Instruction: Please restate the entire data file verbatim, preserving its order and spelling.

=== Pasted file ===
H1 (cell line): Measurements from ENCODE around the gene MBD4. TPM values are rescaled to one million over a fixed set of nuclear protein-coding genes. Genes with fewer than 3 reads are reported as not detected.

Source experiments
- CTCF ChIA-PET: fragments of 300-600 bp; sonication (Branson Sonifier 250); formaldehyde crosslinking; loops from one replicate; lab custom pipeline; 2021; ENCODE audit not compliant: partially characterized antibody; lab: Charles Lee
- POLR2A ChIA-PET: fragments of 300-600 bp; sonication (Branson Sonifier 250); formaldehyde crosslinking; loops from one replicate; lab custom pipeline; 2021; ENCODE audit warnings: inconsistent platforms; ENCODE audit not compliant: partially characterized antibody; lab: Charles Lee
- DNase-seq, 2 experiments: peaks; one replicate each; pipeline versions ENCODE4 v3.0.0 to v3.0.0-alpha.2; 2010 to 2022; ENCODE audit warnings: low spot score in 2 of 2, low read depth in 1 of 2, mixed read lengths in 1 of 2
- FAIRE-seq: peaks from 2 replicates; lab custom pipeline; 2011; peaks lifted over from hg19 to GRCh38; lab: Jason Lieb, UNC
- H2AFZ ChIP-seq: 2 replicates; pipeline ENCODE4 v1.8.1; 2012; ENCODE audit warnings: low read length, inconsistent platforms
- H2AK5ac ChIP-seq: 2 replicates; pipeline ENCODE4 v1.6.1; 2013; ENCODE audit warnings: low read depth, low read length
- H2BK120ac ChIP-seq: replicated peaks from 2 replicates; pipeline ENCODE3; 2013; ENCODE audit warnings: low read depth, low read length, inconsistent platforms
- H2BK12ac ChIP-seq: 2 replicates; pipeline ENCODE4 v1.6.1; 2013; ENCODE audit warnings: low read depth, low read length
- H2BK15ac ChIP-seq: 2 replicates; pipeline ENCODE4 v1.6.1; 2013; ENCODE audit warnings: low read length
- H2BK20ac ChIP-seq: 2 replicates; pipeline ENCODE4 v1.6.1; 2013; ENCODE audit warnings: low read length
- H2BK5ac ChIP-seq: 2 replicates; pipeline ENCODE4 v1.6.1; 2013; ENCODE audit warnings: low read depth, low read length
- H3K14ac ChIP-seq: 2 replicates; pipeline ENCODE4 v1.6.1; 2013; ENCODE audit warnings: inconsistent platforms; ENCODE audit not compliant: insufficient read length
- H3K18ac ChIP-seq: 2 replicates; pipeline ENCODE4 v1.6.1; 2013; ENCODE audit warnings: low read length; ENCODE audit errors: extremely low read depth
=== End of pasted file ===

H1 (cell line): Measurements from ENCODE around the gene MBD4. TPM values are rescaled to one million over a fixed set of nuclear protein-coding genes. Genes with fewer than 3 reads are reported as not detected.

Source experiments
- CTCF ChIA-PET: fragments of 300-600 bp; sonication (Branson Sonifier 250); formaldehyde crosslinking; loops from one replicate; lab custom pipeline; 2021; ENCODE audit not compliant: partially characterized antibody; lab: Charles Lee
- POLR2A ChIA-PET: fragments of 300-600 bp; sonication (Branson Sonifier 250); formaldehyde crosslinking; loops from one replicate; lab custom pipeline; 2021; ENCODE audit warnings: inconsistent platforms; ENCODE audit not compliant: partially characterized antibody; lab: Charles Lee
- DNase-seq, 2 experiments: peaks; one replicate each; pipeline versions ENCODE4 v3.0.0 to v3.0.0-alpha.2; 2010 to 2022; ENCODE audit warnings: low spot score in 2 of 2, low read depth in 1 of 2, mixed read lengths in 1 of 2
- FAIRE-seq: peaks from 2 replicates; lab custom pipeline; 2011; peaks lifted over from hg19 to GRCh38; lab: Jason Lieb, UNC
- H2AFZ ChIP-seq: 2 replicates; pipeline ENCODE4 v1.8.1; 2012; ENCODE audit warnings: low read length, inconsistent platforms
- H2AK5ac ChIP-seq: 2 replicates; pipeline ENCODE4 v1.6.1; 2013; ENCODE audit warnings: low read depth, low read length
- H2BK120ac ChIP-seq: replicated peaks from 2 replicates; pipeline ENCODE3; 2013; ENCODE audit warnings: low read depth, low read length, inconsistent platforms
- H2BK12ac ChIP-seq: 2 replicates; pipeline ENCODE4 v1.6.1; 2013; ENCODE audit warnings: low read depth, low read length
- H2BK15ac ChIP-seq: 2 replicates; pipeline ENCODE4 v1.6.1; 2013; ENCODE audit warnings: low read length
- H2BK20ac ChIP-seq: 2 replicates; pipeline ENCODE4 v1.6.1; 2013; ENCODE audit warnings: low read length
- H2BK5ac ChIP-seq: 2 replicates; pipeline ENCODE4 v1.6.1; 2013; ENCODE audit warnings: low read depth, low read length
- H3K14ac ChIP-seq: 2 replicates; pipeline ENCODE4 v1.6.1; 2013; ENCODE audit warnings: inconsistent platforms; ENCODE audit not compliant: insufficient read length
- H3K18ac ChIP-seq: 2 replicates; pipeline ENCODE4 v1.6.1; 2013; ENCODE audit warnings: low read length; ENCODE audit errors: extremely low read depth